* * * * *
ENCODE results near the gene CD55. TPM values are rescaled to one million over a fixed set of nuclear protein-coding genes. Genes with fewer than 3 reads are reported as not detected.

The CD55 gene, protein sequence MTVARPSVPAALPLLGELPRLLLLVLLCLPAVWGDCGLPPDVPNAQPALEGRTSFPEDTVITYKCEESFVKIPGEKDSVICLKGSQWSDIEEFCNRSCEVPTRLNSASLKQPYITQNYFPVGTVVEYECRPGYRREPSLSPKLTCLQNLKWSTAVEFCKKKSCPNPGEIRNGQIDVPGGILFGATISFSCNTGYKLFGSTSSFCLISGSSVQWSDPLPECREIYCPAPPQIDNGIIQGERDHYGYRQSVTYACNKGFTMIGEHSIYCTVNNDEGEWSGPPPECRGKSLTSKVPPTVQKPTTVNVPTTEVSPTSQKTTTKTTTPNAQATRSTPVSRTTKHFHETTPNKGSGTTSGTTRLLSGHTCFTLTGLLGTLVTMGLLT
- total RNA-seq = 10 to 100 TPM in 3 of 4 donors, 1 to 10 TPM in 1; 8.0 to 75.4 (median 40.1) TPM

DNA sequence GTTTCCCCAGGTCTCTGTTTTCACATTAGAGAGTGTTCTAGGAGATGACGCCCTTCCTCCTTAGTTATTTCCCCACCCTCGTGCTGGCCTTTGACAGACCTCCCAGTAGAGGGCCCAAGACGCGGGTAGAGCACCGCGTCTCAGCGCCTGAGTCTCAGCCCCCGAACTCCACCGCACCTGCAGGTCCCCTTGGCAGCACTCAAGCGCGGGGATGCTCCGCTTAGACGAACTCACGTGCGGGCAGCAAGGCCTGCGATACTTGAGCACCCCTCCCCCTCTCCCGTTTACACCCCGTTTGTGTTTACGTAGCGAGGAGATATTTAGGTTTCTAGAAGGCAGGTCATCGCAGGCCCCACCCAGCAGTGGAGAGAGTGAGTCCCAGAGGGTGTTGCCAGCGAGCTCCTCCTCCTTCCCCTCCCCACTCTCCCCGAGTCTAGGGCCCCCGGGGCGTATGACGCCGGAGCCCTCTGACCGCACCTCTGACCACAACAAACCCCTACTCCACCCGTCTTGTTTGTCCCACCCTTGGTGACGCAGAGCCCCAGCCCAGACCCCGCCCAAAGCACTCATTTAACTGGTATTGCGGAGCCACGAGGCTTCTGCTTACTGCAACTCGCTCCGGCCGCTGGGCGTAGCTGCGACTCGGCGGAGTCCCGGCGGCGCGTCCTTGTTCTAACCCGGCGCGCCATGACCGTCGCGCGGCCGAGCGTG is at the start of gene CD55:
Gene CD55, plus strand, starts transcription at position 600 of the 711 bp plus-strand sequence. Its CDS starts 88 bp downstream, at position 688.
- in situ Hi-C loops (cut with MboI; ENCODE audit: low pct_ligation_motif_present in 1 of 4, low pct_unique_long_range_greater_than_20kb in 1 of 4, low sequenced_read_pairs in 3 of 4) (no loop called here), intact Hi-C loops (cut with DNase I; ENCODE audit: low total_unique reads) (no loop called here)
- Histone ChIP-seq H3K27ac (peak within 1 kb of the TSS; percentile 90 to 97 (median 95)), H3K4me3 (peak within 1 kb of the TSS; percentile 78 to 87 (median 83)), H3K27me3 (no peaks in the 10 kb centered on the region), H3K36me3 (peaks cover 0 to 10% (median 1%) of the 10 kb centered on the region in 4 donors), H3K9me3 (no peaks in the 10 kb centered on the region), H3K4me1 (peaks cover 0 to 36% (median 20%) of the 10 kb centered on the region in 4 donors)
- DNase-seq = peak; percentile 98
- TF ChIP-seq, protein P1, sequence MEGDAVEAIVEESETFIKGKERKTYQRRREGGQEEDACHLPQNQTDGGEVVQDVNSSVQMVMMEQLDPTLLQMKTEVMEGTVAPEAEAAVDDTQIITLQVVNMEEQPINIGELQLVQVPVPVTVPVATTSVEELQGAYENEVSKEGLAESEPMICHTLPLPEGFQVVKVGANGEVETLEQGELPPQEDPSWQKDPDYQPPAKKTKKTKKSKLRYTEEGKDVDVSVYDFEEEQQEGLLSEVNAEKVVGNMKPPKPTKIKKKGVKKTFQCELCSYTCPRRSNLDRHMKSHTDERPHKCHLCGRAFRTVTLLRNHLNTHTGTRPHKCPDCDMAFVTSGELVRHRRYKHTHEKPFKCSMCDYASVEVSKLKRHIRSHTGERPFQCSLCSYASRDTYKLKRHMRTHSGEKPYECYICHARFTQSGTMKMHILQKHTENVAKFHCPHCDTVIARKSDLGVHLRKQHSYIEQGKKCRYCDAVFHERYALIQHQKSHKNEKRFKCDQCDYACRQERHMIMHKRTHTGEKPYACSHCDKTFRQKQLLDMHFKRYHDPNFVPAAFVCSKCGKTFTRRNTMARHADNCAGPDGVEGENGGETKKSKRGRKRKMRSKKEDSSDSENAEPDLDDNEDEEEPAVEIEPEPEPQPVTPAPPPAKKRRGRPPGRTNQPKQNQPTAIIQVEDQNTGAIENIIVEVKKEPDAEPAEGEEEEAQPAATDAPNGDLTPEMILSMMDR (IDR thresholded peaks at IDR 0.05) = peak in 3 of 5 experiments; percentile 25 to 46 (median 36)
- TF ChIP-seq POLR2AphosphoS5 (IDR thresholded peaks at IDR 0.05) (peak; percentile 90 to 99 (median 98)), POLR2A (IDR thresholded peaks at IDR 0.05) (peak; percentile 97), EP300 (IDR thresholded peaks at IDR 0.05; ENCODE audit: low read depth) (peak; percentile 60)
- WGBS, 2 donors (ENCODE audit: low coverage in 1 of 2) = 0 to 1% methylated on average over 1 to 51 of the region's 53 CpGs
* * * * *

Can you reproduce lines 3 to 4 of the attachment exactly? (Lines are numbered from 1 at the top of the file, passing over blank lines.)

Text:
- total RNA-seq = 10 to 100 TPM in 3 of 4 donors, 1 to 10 TPM in 1; 8.0 to 75.4 (median 40.1) TPM

DNA sequence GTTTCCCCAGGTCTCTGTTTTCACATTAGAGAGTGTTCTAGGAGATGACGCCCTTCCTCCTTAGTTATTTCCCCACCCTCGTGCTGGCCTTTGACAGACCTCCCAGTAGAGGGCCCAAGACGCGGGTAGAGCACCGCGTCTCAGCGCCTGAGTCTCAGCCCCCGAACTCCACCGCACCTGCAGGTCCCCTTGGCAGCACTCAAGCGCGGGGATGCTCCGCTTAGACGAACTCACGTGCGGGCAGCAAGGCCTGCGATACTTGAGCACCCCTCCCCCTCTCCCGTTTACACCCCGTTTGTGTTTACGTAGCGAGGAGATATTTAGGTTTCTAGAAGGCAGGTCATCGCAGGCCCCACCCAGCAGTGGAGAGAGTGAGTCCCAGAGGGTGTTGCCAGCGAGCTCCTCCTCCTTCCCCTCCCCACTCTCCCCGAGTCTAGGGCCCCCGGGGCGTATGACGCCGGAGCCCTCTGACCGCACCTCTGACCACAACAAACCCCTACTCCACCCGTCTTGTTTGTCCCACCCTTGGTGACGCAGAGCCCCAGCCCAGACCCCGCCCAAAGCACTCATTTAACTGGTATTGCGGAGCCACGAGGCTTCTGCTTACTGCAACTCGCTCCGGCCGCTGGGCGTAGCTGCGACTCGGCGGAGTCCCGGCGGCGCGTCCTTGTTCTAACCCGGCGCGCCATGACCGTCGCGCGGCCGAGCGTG is at the start of gene CD55: